30 May 2019 | Animal health
Making the point on stick injuries in dogs
When Maya the smooth collie was treated for a stick injury at a Glasgow veterinary practice, no one predicted that days later her case would spark a national discussion about the dangers of throwing sticks for dogs. Maya got a 10cm (4in) stick lodged in her throat, puncturing her tongue and damaging her larynx.
When Maya the smooth collie was treated for a stick injury at a Glasgow veterinary practice, no-one predicted that days later her case would spark a national discussion about the dangers of throwing sticks for dogs.
Maya got a 10cm (4in) stick lodged in her throat, puncturing her tongue and damaging her larynx.
Her story attracted the attention of the Scottish press and BVA Scottish Branch President, Grace Webster, provided a strong and clear quote about the “horrific injuries” that can be caused by throwing sticks for a dog. The next day (Wednesday 20 January) the story, along with previous advice from former BVA president, Robin Hargreaves, was on the front page of The Times.
Our messages on stick-throwing
BVA’s press office in London began taking calls at around 7am and at 8:30am I, as President, was in the BBC Radio 4 Today programme studio at New Broadcasting House. BVA’s messages were clear:
- Stick injuries are common, serious and can be life-threatening – with problems caused, for example, by running on to a stick that has landed in the ground, and by infections caused by penetrating fragments of wood
- Exercise is essential for dogs’ physical health and mental wellbeing, but it should be both good fun and safe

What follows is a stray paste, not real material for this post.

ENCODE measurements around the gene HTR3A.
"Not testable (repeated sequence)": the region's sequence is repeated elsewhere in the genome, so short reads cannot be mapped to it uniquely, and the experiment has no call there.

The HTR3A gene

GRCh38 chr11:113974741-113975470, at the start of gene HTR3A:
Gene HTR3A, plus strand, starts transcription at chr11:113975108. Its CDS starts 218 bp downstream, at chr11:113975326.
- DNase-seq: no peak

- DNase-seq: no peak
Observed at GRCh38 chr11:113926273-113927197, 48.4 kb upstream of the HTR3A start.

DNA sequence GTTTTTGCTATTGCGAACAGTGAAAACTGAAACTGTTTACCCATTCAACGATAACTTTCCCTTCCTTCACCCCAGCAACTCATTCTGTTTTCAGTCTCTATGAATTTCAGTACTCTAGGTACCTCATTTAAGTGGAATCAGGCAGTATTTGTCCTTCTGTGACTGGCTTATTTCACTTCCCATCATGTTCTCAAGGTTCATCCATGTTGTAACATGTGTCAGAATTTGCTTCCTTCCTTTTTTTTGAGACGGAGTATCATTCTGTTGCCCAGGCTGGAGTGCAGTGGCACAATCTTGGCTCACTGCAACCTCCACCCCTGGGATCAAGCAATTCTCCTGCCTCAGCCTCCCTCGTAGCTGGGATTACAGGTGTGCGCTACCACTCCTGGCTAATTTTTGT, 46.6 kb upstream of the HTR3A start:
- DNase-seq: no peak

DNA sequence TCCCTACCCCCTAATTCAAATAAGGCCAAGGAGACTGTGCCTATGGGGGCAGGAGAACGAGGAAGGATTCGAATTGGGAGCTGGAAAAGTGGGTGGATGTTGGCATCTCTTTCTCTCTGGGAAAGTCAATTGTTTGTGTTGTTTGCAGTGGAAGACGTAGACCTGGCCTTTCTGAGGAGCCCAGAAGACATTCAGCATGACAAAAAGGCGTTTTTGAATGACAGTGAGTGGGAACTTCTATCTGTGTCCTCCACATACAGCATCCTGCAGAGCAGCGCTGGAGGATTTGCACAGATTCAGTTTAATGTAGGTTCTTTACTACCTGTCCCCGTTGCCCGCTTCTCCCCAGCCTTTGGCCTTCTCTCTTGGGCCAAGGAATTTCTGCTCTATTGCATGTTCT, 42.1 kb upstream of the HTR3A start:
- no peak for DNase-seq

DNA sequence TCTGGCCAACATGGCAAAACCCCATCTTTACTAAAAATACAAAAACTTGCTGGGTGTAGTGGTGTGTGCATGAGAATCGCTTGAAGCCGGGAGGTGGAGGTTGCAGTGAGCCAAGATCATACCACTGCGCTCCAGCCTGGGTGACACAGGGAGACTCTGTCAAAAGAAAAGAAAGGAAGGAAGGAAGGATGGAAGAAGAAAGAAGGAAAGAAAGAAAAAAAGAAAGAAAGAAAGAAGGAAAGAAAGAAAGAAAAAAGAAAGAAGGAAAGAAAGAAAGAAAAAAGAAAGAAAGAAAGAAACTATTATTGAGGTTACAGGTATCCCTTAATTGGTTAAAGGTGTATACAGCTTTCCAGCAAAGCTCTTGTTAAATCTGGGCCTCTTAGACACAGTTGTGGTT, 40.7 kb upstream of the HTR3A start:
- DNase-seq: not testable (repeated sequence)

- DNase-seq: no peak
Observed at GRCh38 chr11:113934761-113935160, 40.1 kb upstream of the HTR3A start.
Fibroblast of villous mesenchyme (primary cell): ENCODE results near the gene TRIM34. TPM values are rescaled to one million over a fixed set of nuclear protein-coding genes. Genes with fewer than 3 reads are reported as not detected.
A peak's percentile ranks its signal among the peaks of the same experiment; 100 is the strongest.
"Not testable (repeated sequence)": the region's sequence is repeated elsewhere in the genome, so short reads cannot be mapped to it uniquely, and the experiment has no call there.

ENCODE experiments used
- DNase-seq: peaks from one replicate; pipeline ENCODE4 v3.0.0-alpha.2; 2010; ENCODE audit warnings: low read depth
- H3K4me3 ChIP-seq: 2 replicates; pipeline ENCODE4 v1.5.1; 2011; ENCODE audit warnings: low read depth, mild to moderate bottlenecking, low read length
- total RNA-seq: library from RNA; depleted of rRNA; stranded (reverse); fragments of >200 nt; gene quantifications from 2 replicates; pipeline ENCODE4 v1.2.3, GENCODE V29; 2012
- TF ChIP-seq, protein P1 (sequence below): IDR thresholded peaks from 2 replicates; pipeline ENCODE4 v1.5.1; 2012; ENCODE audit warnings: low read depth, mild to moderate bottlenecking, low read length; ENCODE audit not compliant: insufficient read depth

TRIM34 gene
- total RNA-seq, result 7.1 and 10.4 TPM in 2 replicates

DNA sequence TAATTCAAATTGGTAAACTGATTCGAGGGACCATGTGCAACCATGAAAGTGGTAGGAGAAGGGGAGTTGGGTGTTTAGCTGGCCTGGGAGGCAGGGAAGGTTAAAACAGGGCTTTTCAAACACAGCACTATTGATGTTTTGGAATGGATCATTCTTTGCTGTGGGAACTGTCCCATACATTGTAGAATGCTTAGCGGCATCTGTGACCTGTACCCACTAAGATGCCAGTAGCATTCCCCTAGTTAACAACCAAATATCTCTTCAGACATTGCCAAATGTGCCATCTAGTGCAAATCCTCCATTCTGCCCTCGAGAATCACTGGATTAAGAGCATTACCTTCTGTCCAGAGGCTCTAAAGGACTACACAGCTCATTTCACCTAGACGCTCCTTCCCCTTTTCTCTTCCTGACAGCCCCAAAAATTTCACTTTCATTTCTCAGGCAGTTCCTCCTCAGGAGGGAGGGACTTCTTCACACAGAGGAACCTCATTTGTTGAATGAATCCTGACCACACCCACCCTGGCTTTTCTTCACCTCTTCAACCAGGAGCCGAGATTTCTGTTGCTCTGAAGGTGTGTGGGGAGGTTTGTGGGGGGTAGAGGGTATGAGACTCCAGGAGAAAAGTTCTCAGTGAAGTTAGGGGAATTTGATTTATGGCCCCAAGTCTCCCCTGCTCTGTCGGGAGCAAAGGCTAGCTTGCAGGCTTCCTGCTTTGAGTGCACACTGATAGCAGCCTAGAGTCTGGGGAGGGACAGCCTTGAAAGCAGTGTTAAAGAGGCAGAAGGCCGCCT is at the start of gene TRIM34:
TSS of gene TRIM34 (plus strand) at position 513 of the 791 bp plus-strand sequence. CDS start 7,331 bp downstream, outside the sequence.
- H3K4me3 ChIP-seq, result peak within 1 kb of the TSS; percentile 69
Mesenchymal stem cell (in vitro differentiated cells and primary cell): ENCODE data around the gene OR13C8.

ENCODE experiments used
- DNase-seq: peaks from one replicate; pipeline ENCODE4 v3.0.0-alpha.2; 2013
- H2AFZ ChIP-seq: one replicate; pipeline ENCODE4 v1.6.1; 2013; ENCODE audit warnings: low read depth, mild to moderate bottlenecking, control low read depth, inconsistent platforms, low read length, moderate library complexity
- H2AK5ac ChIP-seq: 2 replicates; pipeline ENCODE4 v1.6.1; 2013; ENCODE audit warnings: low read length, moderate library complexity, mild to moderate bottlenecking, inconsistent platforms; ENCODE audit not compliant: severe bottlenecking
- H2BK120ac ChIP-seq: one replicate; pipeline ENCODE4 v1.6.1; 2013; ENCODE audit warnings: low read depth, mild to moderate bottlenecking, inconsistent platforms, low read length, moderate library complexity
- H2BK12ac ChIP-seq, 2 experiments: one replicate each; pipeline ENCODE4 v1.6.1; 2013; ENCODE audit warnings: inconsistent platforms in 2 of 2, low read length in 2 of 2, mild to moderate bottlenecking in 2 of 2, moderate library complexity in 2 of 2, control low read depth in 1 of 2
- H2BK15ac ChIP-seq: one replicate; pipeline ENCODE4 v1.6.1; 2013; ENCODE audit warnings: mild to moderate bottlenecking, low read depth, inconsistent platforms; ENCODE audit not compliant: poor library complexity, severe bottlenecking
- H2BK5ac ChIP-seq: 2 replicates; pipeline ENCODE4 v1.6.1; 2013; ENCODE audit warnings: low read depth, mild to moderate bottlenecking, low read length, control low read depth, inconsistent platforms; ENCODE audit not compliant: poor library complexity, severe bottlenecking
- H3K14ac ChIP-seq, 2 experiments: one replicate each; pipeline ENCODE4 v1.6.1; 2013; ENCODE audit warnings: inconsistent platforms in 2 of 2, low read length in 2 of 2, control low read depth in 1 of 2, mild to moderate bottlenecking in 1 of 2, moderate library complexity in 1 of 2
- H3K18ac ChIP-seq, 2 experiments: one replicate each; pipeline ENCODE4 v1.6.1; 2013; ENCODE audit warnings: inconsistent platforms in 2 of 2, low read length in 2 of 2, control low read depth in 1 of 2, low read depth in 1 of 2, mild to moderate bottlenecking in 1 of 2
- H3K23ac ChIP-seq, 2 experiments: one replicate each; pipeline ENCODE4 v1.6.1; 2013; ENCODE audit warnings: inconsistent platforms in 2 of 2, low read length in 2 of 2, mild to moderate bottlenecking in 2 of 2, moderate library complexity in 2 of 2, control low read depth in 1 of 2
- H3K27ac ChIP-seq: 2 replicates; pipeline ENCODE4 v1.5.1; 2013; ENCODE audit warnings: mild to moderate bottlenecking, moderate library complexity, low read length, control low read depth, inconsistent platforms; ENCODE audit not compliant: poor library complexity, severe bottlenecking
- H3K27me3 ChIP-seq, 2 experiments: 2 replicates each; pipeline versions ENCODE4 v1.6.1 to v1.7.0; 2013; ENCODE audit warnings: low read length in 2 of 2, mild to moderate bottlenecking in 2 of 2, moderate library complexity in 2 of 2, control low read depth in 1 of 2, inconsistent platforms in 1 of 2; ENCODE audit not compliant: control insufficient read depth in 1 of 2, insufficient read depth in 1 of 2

- Use dog-safe toys as alternatives to sticks
Mishal Husain asked if I would attempt to stop a dog owner from throwing sticks if I saw this happening. I replied that this may not always be appropriate, but it gave an opportunity to highlight the benefits provided by local veterinary practices who routinely issue such advice through waiting room displays, press releases, social media and practice newsletters.
Today was followed by interviews for ten regional BBC radio stations, along with an interview for the Press Association which distributed the story widely.
During this time, social media was reacting to Lorraine Kelly’s dismissive treatment of the story on Good Morning Britain, with vets and vet nurses posting photographs of severe stick injuries they had treated. There were hints of 'nanny state' and 'health and safety gone mad' during the day’s interviews, but these were overwhelmingly countered by the many shared experiences and widespread support from dog owners.
Vet’s first-hand experience of stick injury
Sky News TV covered the story live at lunchtime, followed by Radio 2’s Jeremy Vine show who also interviewed Sarah Stevenson, the vet from Bishopbriggs Veterinary Centre near Glasgow, who had treated Maya. Sarah gave an excellent description of Maya’s injuries and a compelling case for why sticks should be avoided.
PDSA’s busy pet hospital in New Cross kindly accommodated us at very short notice, to record for Channel 5’s evening news, before a quick turnaround to central London for further BBC regional radio interviews and BBC Radio 5 Live’s Drive programme.
We used the taxi journey to call BBC News Online and the Guardian. A BBC employee accompanying me to the studio told me about the injuries her dog had sustained from a stick and thanked us for raising awareness.
A strong voice for vets and animal welfare
A slot in the studio for Channel 5’s evening news closed the day, by which time BVA’s press team had secured coverage in almost 300 international, national and regional media outlets (including the Japan Times and New Zealand Herald!).
The combined reach of our coverage was remarkable, all conveying our profession’s expertise in treating these wounds, and our concern for preventing them to protect animal welfare.
Many colleagues played a role, not least BVA’s press team who organised the day expertly, for which I am extremely grateful. My favourite tweet of the day was from @JoeChurcher:
“I'd be one shouting "nanny state killjoys" if I didn't know lots of sensible, dog-loving vets who agree: no sticks.”
Catch up with all the tweets surrounding #stickinjuries on see a summary of our work below.
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